Pattern Recognition Experiments and Results

Pattern recognition algorithms such as color segmentation and template matching were applied on the imagery to automatically count the birds.

Figure 1 and 3 shows two snapshots of white pelicans and blue herons respectively that are used for performing color segmentation. Figure 2 and 4 shows the results of segmentation. It can be clearly observed that this algorithm can be used to effectively segment the birds in the imagery. The algorithm requires manual/automatic selection of the color of the target object that needs to be segmented in the first step. Delta-E color segmentation is performed in the Lab color space. This algorithm is very fast and accurate in segmenting a single color tone (average over a region) objects such as white pelicans and blue herons. A connected component object counting algorithm is then used to accurately count the segmented objects resulting in the estimation of number of birds in the imagery.

Figure 5 shows the snapshot where both white birds and blue herons were present. Color segmentation is very useful in identifying and segmenting a bird purely by using its color. Template matching algorithm can be employed to identify birds based on both color and shape. Figure 6 shows the result of template matching algorithm identifying eight blue herons in the image.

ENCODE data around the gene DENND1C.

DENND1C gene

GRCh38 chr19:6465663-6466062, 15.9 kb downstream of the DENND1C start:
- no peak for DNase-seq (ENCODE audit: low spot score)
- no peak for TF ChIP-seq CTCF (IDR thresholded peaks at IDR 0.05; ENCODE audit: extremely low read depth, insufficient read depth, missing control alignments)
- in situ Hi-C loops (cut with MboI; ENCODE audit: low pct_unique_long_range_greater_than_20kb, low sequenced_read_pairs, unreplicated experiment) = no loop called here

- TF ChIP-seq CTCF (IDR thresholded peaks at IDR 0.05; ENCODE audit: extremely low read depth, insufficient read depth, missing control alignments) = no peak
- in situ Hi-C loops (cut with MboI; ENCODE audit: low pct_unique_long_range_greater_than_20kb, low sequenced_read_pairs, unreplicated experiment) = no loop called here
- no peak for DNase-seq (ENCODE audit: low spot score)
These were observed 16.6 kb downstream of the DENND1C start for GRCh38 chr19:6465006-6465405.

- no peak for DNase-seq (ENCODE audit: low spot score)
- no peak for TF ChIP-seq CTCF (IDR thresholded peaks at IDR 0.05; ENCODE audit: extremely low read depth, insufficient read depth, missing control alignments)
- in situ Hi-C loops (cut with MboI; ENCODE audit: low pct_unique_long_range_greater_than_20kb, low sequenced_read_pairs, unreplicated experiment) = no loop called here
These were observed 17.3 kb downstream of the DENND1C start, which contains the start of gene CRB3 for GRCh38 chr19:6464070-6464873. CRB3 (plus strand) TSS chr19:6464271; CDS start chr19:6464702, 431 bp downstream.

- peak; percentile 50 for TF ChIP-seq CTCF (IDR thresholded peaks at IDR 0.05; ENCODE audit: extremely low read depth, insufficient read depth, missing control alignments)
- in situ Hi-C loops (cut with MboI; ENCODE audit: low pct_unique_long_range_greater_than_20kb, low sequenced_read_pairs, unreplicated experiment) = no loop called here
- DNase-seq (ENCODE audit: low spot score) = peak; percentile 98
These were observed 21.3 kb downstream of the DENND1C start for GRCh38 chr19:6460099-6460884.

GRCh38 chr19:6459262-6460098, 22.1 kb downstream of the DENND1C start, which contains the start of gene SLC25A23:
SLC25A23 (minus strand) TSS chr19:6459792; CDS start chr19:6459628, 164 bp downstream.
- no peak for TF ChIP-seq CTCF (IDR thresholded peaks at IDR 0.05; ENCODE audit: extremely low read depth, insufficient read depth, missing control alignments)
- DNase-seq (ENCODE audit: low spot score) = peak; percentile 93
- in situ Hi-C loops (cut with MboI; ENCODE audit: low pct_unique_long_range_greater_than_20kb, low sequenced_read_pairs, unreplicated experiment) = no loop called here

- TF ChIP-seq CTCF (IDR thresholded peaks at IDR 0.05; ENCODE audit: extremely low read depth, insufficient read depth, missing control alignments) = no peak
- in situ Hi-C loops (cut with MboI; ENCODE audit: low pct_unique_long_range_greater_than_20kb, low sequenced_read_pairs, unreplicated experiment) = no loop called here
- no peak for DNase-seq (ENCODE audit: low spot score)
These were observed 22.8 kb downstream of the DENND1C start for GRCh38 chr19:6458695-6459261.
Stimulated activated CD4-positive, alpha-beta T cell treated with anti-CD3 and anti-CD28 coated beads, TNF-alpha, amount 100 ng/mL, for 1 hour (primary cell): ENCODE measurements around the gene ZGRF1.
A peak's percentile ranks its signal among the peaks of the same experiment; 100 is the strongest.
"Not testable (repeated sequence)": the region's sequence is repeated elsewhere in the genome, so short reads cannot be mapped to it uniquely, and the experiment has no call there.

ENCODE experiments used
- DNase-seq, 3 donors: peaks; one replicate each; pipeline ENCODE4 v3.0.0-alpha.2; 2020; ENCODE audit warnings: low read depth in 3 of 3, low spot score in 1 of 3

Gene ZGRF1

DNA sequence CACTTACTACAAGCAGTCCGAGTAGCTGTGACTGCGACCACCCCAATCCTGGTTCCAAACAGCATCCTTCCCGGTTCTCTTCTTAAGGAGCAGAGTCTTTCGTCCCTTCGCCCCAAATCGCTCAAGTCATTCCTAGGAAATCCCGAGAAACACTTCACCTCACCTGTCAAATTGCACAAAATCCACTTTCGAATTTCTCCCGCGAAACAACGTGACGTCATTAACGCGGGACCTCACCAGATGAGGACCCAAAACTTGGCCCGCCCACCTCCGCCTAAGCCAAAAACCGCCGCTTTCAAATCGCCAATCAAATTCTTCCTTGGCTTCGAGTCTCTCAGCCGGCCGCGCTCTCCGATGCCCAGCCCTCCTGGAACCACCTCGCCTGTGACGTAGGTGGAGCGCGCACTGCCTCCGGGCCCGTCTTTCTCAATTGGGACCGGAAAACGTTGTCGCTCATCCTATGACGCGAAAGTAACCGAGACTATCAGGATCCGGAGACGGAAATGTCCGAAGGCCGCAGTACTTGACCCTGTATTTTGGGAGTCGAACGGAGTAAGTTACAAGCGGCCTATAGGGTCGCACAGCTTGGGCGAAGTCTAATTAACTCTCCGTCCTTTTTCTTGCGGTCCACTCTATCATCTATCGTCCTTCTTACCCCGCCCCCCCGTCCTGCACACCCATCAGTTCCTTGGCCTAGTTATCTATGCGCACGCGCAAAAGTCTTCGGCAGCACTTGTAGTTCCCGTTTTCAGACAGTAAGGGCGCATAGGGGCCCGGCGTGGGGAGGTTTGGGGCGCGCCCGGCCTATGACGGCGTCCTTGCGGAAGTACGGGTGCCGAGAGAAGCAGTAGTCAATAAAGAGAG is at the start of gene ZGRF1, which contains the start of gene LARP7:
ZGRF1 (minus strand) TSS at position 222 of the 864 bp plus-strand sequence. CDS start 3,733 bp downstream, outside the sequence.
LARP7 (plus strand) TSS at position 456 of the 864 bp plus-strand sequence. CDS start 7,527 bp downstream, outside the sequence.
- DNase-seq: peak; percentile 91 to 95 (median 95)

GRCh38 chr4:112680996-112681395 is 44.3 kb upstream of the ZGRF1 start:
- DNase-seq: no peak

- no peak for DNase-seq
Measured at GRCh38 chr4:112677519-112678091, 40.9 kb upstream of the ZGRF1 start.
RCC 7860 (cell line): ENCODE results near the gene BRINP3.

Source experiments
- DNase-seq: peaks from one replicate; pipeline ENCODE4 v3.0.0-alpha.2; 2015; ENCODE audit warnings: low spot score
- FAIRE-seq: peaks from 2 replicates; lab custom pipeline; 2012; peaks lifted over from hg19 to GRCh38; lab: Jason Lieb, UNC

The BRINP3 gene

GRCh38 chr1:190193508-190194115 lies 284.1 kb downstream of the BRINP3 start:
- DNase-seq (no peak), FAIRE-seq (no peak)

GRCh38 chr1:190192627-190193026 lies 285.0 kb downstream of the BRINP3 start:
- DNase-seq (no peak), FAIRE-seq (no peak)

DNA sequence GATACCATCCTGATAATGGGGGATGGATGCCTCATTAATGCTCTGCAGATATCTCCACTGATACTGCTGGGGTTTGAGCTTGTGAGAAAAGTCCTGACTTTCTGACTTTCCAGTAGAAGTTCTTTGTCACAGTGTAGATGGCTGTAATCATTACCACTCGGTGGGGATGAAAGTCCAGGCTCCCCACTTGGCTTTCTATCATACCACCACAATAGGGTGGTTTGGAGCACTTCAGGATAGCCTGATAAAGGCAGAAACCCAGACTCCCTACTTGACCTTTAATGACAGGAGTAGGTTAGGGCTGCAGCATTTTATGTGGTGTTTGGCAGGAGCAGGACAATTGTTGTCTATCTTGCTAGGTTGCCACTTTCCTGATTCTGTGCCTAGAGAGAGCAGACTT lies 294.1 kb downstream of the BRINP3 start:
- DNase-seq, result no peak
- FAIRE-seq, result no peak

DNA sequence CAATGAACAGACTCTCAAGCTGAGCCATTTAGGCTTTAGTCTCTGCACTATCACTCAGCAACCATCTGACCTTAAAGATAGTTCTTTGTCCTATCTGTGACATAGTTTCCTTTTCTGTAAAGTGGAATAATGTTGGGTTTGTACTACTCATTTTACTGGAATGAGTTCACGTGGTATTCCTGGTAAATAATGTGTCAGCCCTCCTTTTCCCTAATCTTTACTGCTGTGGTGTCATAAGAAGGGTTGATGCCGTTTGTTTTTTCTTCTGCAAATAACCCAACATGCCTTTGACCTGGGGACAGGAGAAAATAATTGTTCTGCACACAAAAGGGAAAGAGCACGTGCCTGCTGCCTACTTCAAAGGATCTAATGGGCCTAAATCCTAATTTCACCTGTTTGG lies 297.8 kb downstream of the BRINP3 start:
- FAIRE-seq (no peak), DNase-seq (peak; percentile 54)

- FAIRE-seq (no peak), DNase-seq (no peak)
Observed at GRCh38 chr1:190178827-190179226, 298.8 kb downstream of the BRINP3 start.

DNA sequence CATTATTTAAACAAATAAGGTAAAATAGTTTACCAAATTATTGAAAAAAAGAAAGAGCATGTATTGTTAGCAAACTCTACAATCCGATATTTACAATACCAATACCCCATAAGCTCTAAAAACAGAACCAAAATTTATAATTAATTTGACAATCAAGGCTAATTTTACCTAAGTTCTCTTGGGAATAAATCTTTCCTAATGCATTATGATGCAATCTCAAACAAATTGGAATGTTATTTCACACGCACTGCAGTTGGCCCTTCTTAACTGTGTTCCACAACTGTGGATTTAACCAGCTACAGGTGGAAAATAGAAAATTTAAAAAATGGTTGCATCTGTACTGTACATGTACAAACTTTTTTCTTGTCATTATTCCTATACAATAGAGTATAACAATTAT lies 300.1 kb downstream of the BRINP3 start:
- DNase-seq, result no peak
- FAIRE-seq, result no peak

Figure 1
Figure 1 Snapshot of a region where several white pelicans were spotted in the imagery
Figure 2
Figure 2 Result of Delta-E color segmentation algorithm to segment the birds
Figure 3
Figure 3 Snapshot of a region where several blue herons were spotted in the imagery
Figure 4
Figure 4 Result of Delta-E color segmentation algorithm to segment the birds

Figure 5
Figure 5 Snapshot of a region where several white pelican and blue herons were spotted in the imagery
Figure 6
Figure 6 Result of Template matching algorithm to segment the blue herons

Deer Island

June 27, 2016
In the spring and early summer of 2016, the Mississippi State University Geosystems Research Institute exploited an array of UASs to image Deer Island, just off the Mississippi Gulf Coast. The principal objectives were for habitat analysis and to monitor the island's morphological dynamics.

We collected a series of overlapping RGB, CIR, and 5-band multispectral images to create high resolution visible maps, high resolution vegetation maps, and 3D point clouds. We also collected several flyover video of the island to provide context for the mapping, as well as to promote the island.

The UAVs we used included an Altavian F6500, an Altavian F7200, and a DJI Phantom 4. The cameras we used on the Altavian UAVs were a Canon EOS Rebel SL1 (one unmodified and another modified to allow us to sense in the NIR band) and a Micasense RedEdge.

The project was funded by and was in collaboration with the Mississippi Secretary of State's Office and the Mississippi Department of Marine Resources.

Pier Off Deer Island
Coast of Deer Island

Improving Created Wetland Function with Data from Unmanned Aerial Vehicles

April 22, 2016
Bayou Dupont 1
Bayou Dupont 2
Large-scale coastal wetland creation is typically accomplished by placing hydraulically dredged material into a confined area where it de-waters and settles to a designed elevation. The result is a flat homogeneous platform with minimal habitat variability.